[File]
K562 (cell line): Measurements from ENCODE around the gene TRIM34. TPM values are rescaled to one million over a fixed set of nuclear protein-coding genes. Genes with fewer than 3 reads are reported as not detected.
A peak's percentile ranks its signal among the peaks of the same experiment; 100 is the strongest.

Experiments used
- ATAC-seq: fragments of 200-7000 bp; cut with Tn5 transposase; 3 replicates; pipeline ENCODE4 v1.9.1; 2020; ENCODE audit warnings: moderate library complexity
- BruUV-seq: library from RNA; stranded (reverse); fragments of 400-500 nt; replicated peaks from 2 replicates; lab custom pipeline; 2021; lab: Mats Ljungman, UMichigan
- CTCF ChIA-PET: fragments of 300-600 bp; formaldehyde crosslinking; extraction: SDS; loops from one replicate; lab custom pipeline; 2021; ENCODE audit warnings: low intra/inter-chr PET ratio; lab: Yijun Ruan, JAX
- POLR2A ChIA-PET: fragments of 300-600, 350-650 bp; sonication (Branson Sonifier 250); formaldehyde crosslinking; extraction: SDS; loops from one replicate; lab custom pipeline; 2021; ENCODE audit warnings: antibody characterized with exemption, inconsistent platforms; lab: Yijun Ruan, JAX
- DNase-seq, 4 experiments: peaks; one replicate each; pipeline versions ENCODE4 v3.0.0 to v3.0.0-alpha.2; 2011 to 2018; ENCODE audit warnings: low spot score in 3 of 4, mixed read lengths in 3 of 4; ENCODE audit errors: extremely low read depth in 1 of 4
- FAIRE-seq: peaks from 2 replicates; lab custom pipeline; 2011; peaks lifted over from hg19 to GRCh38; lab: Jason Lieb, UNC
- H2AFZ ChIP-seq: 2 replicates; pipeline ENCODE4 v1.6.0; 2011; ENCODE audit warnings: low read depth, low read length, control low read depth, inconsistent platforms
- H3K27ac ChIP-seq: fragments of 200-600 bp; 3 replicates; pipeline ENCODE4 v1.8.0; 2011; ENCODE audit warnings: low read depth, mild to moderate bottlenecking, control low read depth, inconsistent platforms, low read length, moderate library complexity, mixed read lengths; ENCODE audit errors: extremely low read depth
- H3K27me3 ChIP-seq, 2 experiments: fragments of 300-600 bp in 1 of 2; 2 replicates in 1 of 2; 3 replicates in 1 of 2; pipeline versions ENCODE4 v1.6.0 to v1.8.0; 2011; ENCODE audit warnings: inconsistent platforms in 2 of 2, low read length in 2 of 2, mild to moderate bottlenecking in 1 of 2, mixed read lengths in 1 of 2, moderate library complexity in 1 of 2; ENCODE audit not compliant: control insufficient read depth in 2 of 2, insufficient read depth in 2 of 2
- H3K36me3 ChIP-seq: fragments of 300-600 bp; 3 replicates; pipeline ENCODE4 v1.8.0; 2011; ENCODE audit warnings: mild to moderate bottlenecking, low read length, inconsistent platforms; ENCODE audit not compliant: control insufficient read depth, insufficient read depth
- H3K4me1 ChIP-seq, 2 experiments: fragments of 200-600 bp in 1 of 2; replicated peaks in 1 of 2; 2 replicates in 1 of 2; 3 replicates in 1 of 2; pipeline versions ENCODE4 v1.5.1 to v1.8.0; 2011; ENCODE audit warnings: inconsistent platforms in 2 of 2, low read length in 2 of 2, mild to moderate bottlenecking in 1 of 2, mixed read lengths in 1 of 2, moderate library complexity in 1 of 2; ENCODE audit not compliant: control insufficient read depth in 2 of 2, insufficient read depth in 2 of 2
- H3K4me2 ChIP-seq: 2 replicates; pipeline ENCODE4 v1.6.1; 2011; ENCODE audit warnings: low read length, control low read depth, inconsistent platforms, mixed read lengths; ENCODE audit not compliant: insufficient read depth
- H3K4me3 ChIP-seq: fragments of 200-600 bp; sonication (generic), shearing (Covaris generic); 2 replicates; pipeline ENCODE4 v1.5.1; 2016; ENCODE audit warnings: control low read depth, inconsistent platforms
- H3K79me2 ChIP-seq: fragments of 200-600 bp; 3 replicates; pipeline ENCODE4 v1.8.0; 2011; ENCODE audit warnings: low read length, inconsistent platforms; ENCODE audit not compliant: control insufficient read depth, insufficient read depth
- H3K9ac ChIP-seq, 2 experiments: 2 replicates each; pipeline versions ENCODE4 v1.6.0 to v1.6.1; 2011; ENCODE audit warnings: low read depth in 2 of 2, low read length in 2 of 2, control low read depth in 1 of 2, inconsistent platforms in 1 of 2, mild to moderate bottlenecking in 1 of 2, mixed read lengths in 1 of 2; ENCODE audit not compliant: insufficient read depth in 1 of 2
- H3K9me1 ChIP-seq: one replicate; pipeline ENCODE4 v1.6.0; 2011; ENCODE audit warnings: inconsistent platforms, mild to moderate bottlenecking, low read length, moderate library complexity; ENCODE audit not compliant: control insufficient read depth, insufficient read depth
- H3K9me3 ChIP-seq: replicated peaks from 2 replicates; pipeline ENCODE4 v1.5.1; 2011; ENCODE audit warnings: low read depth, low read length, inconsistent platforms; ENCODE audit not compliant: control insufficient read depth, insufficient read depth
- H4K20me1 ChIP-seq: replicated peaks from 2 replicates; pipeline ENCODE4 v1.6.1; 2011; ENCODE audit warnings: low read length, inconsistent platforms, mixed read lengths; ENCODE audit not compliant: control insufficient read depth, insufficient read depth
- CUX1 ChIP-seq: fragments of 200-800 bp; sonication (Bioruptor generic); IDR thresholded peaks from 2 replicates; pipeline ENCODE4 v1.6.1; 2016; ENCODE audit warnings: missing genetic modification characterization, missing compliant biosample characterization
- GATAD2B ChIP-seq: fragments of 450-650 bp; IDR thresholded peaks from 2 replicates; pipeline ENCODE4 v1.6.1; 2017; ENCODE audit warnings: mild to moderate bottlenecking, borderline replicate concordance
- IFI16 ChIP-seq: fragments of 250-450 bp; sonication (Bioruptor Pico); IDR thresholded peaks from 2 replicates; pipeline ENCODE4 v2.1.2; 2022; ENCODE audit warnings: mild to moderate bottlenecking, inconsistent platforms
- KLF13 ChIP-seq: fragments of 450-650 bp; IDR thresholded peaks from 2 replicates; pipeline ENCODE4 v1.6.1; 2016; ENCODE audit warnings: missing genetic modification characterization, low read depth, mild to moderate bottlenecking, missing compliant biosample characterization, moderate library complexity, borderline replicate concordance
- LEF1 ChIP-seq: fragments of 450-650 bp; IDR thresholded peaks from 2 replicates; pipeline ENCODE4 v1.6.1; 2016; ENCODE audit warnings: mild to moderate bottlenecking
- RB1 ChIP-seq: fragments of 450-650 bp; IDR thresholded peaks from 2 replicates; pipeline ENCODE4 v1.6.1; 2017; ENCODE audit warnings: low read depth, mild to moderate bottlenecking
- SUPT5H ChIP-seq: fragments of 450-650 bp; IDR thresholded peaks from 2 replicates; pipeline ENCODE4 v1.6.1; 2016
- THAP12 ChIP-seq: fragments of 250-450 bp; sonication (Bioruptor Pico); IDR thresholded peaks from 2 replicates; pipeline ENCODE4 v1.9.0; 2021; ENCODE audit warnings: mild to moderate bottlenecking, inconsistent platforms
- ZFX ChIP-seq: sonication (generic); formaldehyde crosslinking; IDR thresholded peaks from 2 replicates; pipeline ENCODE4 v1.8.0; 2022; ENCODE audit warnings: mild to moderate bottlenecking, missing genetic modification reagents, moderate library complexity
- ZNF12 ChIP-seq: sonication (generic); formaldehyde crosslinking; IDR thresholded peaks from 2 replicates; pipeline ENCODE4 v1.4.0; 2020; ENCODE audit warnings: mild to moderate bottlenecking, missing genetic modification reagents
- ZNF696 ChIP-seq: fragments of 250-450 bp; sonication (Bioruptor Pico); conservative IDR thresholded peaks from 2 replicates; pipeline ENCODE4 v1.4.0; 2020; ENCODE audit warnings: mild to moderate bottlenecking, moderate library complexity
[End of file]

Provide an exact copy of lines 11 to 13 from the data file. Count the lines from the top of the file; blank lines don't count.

- H3K27ac ChIP-seq: fragments of 200-600 bp; 3 replicates; pipeline ENCODE4 v1.8.0; 2011; ENCODE audit warnings: low read depth, mild to moderate bottlenecking, control low read depth, inconsistent platforms, low read length, moderate library complexity, mixed read lengths; ENCODE audit errors: extremely low read depth
- H3K27me3 ChIP-seq, 2 experiments: fragments of 300-600 bp in 1 of 2; 2 replicates in 1 of 2; 3 replicates in 1 of 2; pipeline versions ENCODE4 v1.6.0 to v1.8.0; 2011; ENCODE audit warnings: inconsistent platforms in 2 of 2, low read length in 2 of 2, mild to moderate bottlenecking in 1 of 2, mixed read lengths in 1 of 2, moderate library complexity in 1 of 2; ENCODE audit not compliant: control insufficient read depth in 2 of 2, insufficient read depth in 2 of 2
- H3K36me3 ChIP-seq: fragments of 300-600 bp; 3 replicates; pipeline ENCODE4 v1.8.0; 2011; ENCODE audit warnings: mild to moderate bottlenecking, low read length, inconsistent platforms; ENCODE audit not compliant: control insufficient read depth, insufficient read depth